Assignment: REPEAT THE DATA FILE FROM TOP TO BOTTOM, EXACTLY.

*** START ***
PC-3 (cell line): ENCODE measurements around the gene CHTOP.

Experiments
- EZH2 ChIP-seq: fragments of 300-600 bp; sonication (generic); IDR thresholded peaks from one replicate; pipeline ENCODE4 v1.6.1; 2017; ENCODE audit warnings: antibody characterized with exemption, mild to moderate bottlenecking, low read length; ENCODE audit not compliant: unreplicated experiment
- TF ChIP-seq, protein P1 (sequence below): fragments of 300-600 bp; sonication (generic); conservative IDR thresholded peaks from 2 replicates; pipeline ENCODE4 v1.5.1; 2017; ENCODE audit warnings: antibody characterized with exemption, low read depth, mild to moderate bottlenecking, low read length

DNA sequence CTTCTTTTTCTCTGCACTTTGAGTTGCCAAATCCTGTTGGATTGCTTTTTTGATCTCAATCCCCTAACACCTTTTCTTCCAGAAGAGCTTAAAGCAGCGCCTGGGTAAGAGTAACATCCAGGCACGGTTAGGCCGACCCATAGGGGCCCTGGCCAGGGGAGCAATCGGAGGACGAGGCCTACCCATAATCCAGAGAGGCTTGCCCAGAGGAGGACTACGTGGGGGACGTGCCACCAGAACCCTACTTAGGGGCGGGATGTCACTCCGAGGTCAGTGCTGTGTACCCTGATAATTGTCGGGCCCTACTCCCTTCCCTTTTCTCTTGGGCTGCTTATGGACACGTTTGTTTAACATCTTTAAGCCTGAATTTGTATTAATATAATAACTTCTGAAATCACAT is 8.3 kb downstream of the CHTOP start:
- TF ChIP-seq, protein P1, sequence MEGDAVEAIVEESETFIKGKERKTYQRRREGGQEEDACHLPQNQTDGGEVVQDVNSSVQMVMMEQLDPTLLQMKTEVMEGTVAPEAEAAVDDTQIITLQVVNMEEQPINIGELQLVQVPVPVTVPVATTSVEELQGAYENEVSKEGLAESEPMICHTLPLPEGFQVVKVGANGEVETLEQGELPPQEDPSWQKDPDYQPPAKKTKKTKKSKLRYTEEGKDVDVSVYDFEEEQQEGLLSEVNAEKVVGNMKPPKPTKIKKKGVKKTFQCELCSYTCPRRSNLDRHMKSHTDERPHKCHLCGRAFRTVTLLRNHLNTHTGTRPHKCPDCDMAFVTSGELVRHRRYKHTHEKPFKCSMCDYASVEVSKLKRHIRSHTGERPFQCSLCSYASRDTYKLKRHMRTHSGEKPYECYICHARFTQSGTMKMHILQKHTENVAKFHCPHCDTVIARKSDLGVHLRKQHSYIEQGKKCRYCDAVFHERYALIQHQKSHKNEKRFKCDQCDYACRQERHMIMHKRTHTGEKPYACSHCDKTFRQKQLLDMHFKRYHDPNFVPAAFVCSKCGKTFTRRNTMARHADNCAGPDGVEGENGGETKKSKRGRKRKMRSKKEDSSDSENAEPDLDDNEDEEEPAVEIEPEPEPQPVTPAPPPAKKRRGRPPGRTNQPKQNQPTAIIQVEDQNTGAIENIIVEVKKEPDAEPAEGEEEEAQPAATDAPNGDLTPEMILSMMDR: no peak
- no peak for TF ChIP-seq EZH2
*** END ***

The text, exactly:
PC-3 (cell line): ENCODE measurements around the gene CHTOP.

Experiments
- EZH2 ChIP-seq: fragments of 300-600 bp; sonication (generic); IDR thresholded peaks from one replicate; pipeline ENCODE4 v1.6.1; 2017; ENCODE audit warnings: antibody characterized with exemption, mild to moderate bottlenecking, low read length; ENCODE audit not compliant: unreplicated experiment
- TF ChIP-seq, protein P1 (sequence below): fragments of 300-600 bp; sonication (generic); conservative IDR thresholded peaks from 2 replicates; pipeline ENCODE4 v1.5.1; 2017; ENCODE audit warnings: antibody characterized with exemption, low read depth, mild to moderate bottlenecking, low read length

DNA sequence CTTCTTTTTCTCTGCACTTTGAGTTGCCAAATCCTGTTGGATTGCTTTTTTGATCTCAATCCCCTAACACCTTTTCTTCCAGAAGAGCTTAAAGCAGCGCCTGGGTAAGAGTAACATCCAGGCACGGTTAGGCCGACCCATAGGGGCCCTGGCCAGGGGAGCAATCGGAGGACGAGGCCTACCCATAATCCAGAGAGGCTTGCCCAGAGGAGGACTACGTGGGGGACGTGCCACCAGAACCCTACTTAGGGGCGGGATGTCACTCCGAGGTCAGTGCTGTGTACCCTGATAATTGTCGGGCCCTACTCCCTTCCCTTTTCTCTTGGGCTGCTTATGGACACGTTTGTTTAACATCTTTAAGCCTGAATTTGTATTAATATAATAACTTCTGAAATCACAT is 8.3 kb downstream of the CHTOP start:
- TF ChIP-seq, protein P1, sequence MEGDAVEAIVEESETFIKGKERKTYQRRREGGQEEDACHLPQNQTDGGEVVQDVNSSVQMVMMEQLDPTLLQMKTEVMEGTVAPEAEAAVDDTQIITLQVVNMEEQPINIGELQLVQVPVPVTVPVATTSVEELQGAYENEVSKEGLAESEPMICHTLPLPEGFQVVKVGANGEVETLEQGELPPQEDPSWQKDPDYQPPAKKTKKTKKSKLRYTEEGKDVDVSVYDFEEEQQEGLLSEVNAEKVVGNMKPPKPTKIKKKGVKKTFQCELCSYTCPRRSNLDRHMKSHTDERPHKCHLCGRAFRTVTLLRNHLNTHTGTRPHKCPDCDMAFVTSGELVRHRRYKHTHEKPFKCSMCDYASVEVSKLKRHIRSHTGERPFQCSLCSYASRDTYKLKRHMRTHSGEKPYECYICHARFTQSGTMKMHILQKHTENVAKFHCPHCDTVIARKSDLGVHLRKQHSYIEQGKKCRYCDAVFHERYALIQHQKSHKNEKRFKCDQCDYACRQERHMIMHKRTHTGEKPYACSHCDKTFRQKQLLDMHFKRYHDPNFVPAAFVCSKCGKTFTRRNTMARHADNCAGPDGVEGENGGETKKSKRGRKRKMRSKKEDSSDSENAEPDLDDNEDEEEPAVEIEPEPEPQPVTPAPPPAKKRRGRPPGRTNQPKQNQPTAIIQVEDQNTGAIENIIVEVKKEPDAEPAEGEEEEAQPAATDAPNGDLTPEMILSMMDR: no peak
- no peak for TF ChIP-seq EZH2